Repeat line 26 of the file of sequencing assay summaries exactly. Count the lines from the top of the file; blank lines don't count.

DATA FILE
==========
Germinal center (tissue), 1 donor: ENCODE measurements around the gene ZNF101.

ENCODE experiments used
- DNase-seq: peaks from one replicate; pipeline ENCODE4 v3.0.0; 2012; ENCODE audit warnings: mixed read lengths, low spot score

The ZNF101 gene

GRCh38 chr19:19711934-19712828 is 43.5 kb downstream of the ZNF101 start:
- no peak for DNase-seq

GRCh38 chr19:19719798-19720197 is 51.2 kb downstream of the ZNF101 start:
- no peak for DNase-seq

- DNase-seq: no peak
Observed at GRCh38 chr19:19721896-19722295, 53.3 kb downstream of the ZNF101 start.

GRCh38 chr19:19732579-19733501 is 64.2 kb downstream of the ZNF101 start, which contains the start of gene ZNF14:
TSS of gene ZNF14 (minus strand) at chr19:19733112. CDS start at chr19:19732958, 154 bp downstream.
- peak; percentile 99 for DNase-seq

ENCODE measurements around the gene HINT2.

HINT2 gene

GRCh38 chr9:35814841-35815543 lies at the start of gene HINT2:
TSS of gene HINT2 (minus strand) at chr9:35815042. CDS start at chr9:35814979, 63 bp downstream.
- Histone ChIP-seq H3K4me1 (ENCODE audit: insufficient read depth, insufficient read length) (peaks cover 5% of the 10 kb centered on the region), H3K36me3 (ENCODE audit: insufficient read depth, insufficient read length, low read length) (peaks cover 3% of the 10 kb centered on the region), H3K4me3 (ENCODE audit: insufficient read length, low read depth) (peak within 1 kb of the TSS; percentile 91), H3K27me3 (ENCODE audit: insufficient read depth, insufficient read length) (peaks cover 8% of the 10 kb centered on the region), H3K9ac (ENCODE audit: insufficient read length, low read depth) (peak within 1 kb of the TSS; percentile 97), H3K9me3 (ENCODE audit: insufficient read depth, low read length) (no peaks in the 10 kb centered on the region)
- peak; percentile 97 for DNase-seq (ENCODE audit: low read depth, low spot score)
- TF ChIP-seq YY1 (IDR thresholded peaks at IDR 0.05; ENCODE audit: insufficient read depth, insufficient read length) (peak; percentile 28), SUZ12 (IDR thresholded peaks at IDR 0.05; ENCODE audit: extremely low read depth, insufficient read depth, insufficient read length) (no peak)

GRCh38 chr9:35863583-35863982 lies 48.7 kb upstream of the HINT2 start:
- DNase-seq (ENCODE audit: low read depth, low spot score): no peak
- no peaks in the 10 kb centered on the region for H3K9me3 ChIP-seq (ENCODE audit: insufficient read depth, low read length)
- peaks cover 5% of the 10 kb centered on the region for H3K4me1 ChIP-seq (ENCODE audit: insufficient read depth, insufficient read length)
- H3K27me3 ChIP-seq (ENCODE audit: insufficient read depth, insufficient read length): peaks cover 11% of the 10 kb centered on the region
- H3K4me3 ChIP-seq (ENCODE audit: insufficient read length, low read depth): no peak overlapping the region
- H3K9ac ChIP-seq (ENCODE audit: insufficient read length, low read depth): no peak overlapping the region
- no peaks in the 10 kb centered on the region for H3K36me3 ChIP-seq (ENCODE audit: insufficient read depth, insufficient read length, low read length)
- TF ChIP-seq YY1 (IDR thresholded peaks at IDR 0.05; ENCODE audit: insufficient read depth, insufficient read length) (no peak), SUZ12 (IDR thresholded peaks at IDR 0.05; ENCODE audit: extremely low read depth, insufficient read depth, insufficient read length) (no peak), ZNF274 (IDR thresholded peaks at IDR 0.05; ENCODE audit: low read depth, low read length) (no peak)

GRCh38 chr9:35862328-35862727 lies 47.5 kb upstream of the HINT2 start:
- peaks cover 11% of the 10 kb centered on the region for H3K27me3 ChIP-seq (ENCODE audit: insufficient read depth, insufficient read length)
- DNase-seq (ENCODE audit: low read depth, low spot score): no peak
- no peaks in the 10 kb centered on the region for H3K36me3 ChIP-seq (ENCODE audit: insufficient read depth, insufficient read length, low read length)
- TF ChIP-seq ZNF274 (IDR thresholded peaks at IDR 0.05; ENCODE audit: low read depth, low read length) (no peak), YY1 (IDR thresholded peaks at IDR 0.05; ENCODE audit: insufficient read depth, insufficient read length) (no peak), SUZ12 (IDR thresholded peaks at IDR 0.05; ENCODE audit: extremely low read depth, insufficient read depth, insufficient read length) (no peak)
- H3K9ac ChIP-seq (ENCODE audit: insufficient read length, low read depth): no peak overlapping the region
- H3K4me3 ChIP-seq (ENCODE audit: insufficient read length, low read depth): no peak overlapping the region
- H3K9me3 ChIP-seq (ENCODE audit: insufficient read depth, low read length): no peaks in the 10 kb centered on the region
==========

- H3K4me3 ChIP-seq (ENCODE audit: insufficient read length, low read depth): no peak overlapping the region